You may recall I wrote about my first visit to the ballet and how I was planning to return. What’s that you say? You don’t recall? Well, I suggest you go catch up, I’ll wait for you.
I found out that Birmingham Royal Ballet were bringing their production of The Sleeping Beauty to London and as luck would have it, I was able to see it on opening night, the day before I was due to fly out to Kiev. Well, Icelandic volcano ash put paid to the trip to Kiev but my trip to the ENO went ahead :)
I should actually mention that between the November 2009 and April 2010 I did manage get along to the Peacock Theatre to watch Blaze. Sleeping Beauty this was not. If however you like street dance (what people my generation would probably call break dancing) then you’d have enjoyed it. There was one really cringe-worthy scene where they try and do some weird rap about how it’s cool to be fat just eat vegetables and meat in sensible doses. No, it was worse than I’m describing it, it was terrible. But, that was the only low and as lows go it wasn’t that bad.
A few years ago I enquired about the times of the street dance lessons at a local gym which holds classes and getting told in almost hushed tones that I should realise that I’d probably be the only guy in the class and everyone else would be aged 18-25…I think she was trying to discourage me, it worked and in a way I’m glad because after witnessing the mooves that were being busted during Blaze, I could see my creaky old bones would never keep up…
So, Sleeping Beauty. Well, well, well. I was initially a little intimidated. Sadler’s Well was an airy, relaxed venue but the Coliseum heaves and throbs when full, as it was the night I went. I almost thought my fears were coming true when just as the lights dimmed and some people were heard to chatter for perhaps 5 or 6 seconds before others loudly Shhhhd their disapproval to the chatter until for a second or two the loudest noise was from the cacophony of Shhhs being Shhhhd! When quiet resumed I settled back to watch and listen.
Now, as a complete ignoramus when it comes to ballet and dance in general, I can only gauge something as good if it looks good to my untrained eye. I do believe that the guy who sat in front of me was one of those devoted die-hards who was either a current or ex dancer or in some way involved in dance because he got so excited by the slightest of things. A dancer would appear, hop, skip and pirouette and he sat clapping furiously like a small child. It was quite amusing but I didn’t really catch what it was he was seeing, or if I was, I had no way of understanding what was so exciting…it was all fantastic as far as I was concerned. Again, as with in Blaze, the physical abilities the dancers have is amazing, even my untrained eye could see some of the moves were feats of endurance combined with grace.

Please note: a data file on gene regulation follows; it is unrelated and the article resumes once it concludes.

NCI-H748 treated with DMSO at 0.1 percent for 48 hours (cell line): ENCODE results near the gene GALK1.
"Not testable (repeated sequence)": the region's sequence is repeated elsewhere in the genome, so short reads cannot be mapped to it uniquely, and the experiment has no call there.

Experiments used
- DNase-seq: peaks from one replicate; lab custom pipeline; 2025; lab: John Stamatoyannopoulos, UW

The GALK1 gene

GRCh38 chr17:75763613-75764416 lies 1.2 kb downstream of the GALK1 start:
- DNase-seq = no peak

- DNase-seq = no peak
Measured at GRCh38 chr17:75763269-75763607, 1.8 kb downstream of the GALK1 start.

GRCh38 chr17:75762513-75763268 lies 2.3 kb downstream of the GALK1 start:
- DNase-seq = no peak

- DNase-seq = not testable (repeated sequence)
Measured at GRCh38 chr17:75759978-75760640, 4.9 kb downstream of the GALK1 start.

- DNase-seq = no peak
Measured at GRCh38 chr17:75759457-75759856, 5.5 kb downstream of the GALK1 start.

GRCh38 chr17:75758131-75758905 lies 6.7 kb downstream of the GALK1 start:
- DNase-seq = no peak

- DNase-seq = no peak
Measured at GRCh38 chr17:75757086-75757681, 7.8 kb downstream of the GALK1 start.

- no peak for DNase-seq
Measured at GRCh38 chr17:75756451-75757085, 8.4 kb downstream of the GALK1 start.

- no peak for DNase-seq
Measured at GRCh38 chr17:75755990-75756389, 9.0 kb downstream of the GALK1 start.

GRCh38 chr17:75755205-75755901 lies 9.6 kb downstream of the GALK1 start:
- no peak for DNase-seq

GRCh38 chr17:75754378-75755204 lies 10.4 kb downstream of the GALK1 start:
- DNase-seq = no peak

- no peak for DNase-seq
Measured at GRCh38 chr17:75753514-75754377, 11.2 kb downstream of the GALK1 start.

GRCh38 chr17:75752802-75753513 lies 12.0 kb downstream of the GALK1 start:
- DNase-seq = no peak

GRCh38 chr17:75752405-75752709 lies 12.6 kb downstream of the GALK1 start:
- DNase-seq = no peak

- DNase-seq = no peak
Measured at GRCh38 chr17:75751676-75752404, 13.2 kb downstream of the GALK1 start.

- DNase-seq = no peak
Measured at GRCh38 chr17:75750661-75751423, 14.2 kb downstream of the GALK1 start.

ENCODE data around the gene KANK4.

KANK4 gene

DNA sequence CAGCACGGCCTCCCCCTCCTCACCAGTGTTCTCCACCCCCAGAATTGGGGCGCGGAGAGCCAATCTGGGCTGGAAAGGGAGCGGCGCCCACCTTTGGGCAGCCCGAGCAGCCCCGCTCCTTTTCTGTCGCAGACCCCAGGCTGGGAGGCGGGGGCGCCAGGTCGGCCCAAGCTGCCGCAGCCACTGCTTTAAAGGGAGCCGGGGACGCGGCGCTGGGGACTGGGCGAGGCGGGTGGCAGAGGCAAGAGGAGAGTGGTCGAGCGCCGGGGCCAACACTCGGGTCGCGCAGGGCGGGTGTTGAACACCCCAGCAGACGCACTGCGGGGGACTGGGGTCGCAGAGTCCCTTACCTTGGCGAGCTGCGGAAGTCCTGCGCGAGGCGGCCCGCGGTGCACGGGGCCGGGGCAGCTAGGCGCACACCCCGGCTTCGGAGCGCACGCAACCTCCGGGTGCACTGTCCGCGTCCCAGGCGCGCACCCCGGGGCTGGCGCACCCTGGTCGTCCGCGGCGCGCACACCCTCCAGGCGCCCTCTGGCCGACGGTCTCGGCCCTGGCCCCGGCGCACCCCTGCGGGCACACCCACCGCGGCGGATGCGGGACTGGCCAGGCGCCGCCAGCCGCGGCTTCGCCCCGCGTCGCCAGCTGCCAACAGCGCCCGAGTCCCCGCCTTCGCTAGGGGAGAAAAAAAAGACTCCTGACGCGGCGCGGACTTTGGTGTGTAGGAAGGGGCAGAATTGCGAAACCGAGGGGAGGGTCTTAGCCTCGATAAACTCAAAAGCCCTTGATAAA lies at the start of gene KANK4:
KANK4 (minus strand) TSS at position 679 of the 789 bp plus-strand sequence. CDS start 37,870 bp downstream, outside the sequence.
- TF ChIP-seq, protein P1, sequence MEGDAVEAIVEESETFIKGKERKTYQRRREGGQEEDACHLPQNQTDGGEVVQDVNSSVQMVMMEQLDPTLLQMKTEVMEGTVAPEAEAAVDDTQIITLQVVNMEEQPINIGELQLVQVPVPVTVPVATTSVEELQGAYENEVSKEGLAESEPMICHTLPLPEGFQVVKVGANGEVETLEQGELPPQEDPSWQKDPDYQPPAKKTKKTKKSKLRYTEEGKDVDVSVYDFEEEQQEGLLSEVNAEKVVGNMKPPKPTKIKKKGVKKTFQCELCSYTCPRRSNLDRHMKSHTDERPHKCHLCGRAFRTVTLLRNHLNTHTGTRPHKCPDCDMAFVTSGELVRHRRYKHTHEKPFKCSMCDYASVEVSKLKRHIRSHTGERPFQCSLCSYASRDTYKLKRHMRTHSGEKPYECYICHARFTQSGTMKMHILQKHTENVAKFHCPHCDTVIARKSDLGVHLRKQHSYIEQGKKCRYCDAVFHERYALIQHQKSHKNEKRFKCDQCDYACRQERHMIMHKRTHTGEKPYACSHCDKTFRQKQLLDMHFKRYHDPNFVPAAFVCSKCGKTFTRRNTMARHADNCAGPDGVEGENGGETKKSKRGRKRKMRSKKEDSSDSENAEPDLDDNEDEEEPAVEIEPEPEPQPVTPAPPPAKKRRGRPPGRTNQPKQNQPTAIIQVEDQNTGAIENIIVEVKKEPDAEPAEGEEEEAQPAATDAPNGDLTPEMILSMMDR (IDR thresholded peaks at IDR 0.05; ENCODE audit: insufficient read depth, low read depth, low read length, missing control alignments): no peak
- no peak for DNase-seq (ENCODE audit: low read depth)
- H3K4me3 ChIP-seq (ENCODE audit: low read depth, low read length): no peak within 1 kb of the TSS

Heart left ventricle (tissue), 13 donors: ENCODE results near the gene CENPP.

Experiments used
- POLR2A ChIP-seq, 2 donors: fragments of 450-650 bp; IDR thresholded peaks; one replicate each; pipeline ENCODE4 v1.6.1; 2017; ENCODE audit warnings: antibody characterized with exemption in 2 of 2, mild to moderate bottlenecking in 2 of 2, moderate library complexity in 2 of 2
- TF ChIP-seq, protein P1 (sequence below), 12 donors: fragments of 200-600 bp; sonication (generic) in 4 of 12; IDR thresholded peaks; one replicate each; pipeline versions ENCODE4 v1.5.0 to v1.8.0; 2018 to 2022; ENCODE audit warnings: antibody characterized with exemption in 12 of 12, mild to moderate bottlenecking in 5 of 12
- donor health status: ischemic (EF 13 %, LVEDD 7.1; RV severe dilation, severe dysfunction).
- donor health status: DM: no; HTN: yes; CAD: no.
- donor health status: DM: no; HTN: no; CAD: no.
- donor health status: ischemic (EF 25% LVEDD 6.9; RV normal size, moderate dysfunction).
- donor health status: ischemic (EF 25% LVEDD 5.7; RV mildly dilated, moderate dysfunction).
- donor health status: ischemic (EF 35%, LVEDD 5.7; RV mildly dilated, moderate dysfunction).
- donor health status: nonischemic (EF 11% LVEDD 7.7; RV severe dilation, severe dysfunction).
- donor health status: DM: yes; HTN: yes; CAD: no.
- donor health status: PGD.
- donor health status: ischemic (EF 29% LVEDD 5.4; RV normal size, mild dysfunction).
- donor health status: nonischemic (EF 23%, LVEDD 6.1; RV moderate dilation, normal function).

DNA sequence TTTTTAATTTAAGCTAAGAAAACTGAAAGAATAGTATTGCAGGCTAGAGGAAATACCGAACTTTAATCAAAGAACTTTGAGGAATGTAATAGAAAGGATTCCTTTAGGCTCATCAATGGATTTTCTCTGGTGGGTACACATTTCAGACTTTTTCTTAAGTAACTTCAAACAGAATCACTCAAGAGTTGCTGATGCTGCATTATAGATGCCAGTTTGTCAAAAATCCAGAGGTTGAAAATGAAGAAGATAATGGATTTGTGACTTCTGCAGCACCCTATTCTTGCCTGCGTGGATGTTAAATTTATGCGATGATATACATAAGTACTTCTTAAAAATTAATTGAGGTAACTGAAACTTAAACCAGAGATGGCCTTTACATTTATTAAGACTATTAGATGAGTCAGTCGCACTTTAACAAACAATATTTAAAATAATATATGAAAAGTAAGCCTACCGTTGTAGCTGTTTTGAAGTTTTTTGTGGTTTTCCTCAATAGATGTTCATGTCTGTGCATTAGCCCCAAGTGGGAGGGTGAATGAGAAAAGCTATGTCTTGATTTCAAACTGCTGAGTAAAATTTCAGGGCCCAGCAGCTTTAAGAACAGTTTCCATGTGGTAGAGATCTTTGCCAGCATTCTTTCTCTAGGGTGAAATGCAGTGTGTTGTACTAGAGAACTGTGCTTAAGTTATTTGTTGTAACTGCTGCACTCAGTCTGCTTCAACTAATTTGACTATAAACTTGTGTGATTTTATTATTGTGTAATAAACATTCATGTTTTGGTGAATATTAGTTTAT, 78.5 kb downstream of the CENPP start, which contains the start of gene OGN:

One thing I would say from my limited (2 visits) experience of ballet goers is that they are friendlier than opera goers. As I looked around the Coliseum I saw a wide age range from perhaps 6 to 80, the same venue for an opera production has an age range of perhaps 25-80 and oh so very stuffy. Whilst sitting I discovered that the 3 generations of a family in the row in front (daughter, mother and grandmother) were there courtesy of grandfather as a birthday present. The family next to me (American husband, Thai wife and 3 teenage kids) were more than happy to extol the many delights of ballet. When I looked again at the chiselled calves of most of the dancers I realised she was being very polite when she insisted that even I could be a ballet dancer if I really wanted to be. All that leaping and bounding? No thank you. But still, in all my years of going to opera, people hardly ever say a word out-with their companions. I found that interesting.
The production itself was stunning, the sets and the costumes. I think there was only one slight slip during the whole 3hr+ show and it was a case of blink and you miss it. I could perhaps see that if you knew what you were watching, dance wise, it would be easy to end up like the guy in front who almost seemed to wet himself with his enthusiasm. There were a few occasions where even I felt myself starting to applaud just as others were doing the same thing for a split second I started to think there was some subliminal message being transmitted in the dance that was brainwashing the audience. But then I reminded myself I don’t believe in Big Brother and went back to being mesmerised by the dancing and the music and the costumes and sets.
If I’m honest I barely remembered the story and quickly had to search for it in my cobweb filled head as it turned out that what I thought was Sleeping Beauty was actually Snow White minus the dwarves. However my fears were put to rest when I found I could follow the story from the action on stage although it may be that because I was watching for the story I was missing some of the dance but what I didn’t miss was amazing enough. Have I told you how good the production was? It really was.
I went along to see the ballet with a nothing to lose attitude. I wasn’t sure if I was going to be a ballet liker but I was willing to give it a go and I’m glad I did. I found it very entertaining and quite stimulating, energising and relaxing too. Yes, it really was good. Of course I’ve only ever seen Birmingham Royal Ballet productions, what if it’s them I like and not ballet at all?! I guess I’ll just have to go to another production and find out!